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Victoria Park tree works

Tree felling in Victoria Park – what we are doing and why

Published: 24/11/2021

We understand it can be upsetting to see trees removed and we do not take out trees if it can be avoided but sometimes their removal is a necessary part of landscape management. Victoria Park and Watercress Fields will lose a number of trees over this winter but they have all either been identified as dead or dangerous, or are being thinned out as a response to public consultation.

There are a number of dead or dying Ash trees through the park which need removing, as well as some self-seeded evergreens which have grown at unsafe angles and need to be taken out. The southern bank of the Stour, as it runs through the park, is much more closely managed than the northern bank where the flora is allowed to grow as it wants without causing a risk to park users. By keeping the southern bank under closer control not only does this open up views of the river, but it also reveals sites of special historical significance including droving routes and physical remnants of Fortress Ashford from World War II. Furthermore, by improving sightlines along the main footpath and cycle path, which follows the course of the Stour, we are acting on concerns for personal safety for anyone who may need to travel through the park alone but not feel safe doing so.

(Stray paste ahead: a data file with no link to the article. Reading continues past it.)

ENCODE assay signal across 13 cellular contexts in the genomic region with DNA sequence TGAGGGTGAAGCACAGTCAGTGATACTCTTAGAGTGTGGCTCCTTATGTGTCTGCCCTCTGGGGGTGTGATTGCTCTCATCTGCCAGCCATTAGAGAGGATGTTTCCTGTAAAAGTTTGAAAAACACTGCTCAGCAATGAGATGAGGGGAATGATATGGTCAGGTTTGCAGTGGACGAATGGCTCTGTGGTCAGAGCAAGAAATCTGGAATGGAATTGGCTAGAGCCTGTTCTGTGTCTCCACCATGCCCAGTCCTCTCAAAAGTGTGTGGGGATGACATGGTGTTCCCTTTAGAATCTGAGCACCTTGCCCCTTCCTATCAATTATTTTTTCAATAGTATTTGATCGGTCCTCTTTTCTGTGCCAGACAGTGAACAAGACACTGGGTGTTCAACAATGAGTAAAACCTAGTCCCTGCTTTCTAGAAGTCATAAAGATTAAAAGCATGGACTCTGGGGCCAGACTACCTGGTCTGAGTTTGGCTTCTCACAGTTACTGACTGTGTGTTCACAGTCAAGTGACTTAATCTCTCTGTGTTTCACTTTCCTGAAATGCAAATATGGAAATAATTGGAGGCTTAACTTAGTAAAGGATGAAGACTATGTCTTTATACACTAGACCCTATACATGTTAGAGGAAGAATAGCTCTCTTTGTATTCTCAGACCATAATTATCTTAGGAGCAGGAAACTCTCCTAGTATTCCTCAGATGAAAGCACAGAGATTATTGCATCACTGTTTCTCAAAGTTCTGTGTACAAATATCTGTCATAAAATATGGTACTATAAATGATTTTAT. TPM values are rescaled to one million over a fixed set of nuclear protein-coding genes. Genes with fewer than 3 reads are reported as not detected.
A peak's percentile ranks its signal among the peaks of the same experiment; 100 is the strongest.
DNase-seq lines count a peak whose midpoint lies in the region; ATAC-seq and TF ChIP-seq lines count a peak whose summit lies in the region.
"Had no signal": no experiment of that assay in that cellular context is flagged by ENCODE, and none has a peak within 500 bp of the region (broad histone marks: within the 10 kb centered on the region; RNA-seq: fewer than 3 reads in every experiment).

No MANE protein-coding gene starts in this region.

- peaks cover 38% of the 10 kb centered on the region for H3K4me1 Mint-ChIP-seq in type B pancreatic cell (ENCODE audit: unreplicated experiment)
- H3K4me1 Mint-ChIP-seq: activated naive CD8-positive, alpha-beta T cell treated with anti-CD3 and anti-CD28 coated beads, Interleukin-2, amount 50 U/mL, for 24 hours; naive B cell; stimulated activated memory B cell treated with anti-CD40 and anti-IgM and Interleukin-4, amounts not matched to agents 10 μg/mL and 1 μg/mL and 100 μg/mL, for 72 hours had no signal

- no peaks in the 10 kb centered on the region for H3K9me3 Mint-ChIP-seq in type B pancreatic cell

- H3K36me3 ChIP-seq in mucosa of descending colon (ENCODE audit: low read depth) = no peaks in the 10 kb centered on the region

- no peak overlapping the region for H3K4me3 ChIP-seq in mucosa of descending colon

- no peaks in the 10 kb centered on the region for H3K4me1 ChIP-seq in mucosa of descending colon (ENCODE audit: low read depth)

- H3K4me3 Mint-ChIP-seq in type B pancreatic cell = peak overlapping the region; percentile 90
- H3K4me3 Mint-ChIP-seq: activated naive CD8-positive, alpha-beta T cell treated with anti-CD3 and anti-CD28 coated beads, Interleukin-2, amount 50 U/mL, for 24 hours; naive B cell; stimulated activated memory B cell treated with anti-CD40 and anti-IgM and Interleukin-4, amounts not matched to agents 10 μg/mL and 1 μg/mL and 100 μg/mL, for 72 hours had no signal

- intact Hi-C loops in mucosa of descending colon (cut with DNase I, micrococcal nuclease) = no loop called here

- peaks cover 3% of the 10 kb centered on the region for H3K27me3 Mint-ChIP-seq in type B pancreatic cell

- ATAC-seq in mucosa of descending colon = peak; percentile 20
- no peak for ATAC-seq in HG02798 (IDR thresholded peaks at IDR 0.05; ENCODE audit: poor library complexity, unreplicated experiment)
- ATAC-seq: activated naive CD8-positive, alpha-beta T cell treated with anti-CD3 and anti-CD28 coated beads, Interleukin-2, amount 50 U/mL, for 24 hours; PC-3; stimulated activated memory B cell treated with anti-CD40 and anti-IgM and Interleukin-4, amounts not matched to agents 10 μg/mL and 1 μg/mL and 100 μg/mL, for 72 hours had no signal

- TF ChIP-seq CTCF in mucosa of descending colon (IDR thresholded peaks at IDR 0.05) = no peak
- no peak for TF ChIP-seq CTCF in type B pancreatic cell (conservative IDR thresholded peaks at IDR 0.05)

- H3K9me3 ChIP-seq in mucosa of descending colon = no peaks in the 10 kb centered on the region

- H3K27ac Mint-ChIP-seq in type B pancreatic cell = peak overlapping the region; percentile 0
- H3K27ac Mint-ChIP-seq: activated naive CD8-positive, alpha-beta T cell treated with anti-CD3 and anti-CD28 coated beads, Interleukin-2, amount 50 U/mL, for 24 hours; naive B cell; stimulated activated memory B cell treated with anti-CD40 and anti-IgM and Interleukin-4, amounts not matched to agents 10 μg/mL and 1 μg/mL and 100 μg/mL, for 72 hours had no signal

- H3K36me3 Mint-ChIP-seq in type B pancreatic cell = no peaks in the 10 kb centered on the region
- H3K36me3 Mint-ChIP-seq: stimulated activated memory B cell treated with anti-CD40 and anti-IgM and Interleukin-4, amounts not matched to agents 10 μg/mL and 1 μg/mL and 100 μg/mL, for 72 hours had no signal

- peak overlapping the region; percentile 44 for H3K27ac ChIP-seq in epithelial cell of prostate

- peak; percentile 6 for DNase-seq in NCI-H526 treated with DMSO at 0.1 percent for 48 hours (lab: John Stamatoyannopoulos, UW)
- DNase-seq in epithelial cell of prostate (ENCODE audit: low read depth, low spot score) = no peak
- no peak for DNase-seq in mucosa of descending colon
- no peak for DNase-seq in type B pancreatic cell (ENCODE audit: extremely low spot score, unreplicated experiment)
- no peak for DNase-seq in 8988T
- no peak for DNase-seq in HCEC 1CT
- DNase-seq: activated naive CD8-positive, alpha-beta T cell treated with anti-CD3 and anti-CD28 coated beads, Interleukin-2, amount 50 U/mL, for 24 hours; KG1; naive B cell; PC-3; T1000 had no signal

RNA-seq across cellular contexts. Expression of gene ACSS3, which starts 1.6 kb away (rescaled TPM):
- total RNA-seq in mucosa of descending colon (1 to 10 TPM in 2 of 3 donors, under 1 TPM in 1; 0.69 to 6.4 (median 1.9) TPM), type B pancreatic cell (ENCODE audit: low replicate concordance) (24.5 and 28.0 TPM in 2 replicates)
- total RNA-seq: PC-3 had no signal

We have actually taken delivery of 30 large new trees which are being planted around the park. These include a new avenue of Limes and a number of native Oaks. In addition, the park is supporting the Queen’s Canopy jubilee project which will see over 1,500 new saplings planted in the park.

The project is also creating an entirely new wetland habitat, putting structures in place to halt the erosion of the banks along the river Stour, and supporting KSCP in their efforts to reintroduce more natural meanders and flow to the river through the park. It’s our ambition to improve the value of the park for local wildlife including for rare and protected species such as otters, white-clawed crayfish, water voles, and grass snakes.